Title

Hepatitis B screening and prevalence among resettled refugees - United States, 2006-2011.

Year of Publication

2015

Number of Pages

570-3

Date Published

06/2015

ISSN Number

1545-861X

Abstract

<p>Globally, more than two billion persons have been infected at some time with the hepatitis B virus (HBV), and approximately 3.5 million refugees have chronic HBV infection. The endemicity of HBV varies by region. Because chronic hepatitis B is infectious and persons with chronic infection benefit from treatment, CDC recommends screening for HBV among all refugees who originate in countries where the prevalence of hepatitis B surface antigen (HBsAg; a marker for acute or chronic infection) is ≥2% or who are at risk for HBV because of personal characteristics such as injection drug use or household contact with an individual with HBV infection. Currently, almost all refugees are routinely screened for hepatitis B. However, prevalence rates of HBV infection in refugee populations recently resettled in the United States have not been determined. A multisite, retrospective study was performed to evaluate the prevalence of past HBV infection, current infection, and immunity among refugees resettled in the United States; to better characterize the burden of hepatitis B in this population; and to inform screening recommendations. The study incorporated surveillance data from a large state refugee health program and chart reviews from three U.S. sites that conduct medical screenings of refugees. The prevalence of HBV infection (current or past as determined by available titer levels) varied among refugees originating in different countries and was higher among Burmese refugees than among refugees from Bhutan or Iraq. Current or past HBV infection was also higher among adults (aged &gt;18 years) and male refugees. These data might help inform planning by states and resettlement agencies, as well as screening decisions by health care providers.</p>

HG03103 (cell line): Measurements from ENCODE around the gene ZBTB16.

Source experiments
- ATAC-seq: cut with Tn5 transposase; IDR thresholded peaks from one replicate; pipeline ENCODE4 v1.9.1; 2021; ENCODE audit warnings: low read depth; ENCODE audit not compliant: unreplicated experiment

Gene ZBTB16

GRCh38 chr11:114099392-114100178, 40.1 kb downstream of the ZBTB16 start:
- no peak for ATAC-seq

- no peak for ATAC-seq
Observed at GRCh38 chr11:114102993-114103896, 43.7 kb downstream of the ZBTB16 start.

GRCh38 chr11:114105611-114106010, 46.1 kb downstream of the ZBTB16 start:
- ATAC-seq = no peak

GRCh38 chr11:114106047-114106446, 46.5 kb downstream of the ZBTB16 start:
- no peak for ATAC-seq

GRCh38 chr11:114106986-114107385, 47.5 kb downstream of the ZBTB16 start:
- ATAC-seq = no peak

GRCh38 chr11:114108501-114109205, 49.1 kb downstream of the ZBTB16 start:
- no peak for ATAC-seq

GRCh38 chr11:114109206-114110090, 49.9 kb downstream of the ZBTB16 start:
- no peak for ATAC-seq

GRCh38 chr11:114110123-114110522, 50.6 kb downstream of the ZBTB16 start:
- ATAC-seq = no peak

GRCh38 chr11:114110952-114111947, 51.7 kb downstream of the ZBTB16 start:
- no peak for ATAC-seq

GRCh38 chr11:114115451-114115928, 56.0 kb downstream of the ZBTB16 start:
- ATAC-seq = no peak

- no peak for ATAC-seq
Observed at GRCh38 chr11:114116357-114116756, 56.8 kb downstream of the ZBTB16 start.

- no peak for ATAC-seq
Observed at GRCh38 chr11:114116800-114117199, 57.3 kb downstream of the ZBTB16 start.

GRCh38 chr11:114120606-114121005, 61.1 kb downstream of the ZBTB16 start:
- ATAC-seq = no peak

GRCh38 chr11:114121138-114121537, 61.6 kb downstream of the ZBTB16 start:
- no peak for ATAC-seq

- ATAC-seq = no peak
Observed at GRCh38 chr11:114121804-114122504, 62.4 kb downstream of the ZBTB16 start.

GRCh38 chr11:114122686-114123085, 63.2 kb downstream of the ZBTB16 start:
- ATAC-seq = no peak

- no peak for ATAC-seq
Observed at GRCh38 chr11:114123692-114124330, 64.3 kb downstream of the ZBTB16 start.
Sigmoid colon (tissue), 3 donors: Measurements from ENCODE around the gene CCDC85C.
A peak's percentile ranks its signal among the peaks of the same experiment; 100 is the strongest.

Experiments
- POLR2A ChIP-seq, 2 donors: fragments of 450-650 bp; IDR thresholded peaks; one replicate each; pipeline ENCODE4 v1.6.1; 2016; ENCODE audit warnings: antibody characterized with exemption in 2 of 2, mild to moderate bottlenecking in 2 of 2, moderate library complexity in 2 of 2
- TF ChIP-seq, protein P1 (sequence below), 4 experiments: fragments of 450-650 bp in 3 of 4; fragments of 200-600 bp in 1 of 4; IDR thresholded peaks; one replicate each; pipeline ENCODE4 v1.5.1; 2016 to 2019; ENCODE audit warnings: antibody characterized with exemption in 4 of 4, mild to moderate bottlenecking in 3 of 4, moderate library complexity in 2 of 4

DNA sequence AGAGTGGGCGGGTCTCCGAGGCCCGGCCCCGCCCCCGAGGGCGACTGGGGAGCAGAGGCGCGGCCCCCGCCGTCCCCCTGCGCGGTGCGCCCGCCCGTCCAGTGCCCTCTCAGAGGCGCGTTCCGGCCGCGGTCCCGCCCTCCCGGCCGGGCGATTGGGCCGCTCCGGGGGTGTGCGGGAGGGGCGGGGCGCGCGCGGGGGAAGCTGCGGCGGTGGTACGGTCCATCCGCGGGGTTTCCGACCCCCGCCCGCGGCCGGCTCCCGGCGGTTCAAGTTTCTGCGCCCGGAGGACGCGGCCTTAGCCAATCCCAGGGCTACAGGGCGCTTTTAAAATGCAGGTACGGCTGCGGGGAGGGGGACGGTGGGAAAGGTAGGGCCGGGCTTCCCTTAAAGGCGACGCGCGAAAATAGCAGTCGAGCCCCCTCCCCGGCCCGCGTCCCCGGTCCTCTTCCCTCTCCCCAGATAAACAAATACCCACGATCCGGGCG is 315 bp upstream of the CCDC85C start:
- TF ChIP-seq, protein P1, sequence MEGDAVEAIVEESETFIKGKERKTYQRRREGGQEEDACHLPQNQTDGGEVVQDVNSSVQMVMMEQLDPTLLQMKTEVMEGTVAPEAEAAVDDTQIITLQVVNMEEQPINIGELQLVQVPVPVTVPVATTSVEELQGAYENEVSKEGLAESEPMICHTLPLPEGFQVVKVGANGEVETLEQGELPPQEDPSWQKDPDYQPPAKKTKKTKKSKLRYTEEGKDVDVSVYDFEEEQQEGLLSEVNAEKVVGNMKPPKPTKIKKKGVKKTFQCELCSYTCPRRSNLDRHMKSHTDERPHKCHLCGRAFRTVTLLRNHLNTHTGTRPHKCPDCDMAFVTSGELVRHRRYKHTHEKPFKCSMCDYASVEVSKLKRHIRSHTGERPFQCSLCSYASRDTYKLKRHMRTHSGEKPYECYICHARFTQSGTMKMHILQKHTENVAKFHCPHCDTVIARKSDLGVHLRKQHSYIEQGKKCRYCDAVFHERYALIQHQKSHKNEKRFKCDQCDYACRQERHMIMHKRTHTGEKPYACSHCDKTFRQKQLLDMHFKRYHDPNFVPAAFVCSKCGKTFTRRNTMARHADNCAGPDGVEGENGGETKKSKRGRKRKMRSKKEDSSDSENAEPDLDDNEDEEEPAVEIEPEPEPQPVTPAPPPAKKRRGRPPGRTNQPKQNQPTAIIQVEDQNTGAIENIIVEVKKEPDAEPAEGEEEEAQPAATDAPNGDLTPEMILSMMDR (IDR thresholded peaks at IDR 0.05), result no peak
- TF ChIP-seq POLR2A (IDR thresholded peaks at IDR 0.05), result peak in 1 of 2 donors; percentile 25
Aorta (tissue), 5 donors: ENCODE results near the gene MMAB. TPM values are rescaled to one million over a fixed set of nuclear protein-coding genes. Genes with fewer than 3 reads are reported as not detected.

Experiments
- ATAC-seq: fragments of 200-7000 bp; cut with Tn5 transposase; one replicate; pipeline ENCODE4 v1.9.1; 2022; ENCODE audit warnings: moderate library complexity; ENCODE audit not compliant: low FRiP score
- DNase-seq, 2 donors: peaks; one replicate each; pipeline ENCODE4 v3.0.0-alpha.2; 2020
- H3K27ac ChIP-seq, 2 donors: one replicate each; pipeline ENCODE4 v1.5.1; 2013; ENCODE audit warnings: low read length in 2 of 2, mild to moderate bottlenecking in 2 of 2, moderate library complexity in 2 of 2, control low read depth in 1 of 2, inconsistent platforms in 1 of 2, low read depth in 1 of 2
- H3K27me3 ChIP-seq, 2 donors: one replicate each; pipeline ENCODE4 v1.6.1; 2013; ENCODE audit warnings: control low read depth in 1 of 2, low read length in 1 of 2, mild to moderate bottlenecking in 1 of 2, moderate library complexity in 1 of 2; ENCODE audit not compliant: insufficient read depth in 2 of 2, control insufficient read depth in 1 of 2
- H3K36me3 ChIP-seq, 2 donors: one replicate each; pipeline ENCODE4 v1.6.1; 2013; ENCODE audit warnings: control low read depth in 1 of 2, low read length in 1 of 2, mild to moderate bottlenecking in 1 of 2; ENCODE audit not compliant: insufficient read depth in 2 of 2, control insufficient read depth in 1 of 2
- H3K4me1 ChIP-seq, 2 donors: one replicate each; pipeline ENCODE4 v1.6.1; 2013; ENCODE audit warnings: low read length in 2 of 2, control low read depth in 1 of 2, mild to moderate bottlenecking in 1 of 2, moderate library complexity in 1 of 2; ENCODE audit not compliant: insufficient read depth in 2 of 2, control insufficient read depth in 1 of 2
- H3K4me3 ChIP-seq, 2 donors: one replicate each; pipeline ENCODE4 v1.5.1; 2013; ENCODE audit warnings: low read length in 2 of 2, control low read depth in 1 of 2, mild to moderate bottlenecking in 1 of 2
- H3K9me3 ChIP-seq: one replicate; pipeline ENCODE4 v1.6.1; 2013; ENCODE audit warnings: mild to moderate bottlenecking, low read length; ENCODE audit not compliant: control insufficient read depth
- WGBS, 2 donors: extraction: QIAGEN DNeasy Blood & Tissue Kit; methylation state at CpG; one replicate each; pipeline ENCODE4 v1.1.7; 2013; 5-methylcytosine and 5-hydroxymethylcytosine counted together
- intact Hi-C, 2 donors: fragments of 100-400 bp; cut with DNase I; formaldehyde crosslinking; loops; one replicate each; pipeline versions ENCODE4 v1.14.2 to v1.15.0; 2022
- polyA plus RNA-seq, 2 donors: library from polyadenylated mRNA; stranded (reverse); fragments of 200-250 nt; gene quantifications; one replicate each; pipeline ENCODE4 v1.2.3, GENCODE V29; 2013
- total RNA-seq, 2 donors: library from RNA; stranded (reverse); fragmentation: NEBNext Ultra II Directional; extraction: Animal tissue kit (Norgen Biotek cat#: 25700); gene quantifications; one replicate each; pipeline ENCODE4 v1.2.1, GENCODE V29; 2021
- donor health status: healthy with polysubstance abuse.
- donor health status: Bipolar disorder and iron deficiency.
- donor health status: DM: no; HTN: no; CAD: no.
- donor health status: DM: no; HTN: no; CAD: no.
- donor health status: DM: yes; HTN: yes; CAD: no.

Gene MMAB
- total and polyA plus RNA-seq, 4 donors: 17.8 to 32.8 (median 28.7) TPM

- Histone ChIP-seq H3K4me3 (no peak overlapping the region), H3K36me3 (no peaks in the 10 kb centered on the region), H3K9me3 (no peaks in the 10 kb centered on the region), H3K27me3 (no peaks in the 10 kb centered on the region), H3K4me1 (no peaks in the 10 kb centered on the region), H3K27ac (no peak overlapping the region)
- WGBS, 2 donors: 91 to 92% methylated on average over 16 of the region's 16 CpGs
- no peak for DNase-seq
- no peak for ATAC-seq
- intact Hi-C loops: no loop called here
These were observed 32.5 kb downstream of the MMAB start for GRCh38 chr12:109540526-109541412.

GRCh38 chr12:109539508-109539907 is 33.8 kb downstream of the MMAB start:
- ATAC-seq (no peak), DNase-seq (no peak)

Alternate Title

MMWR Morb. Mortal. Wkly. Rep.

PMID

26042647

WATCH THIS PAGE

Subscription is not available for this page.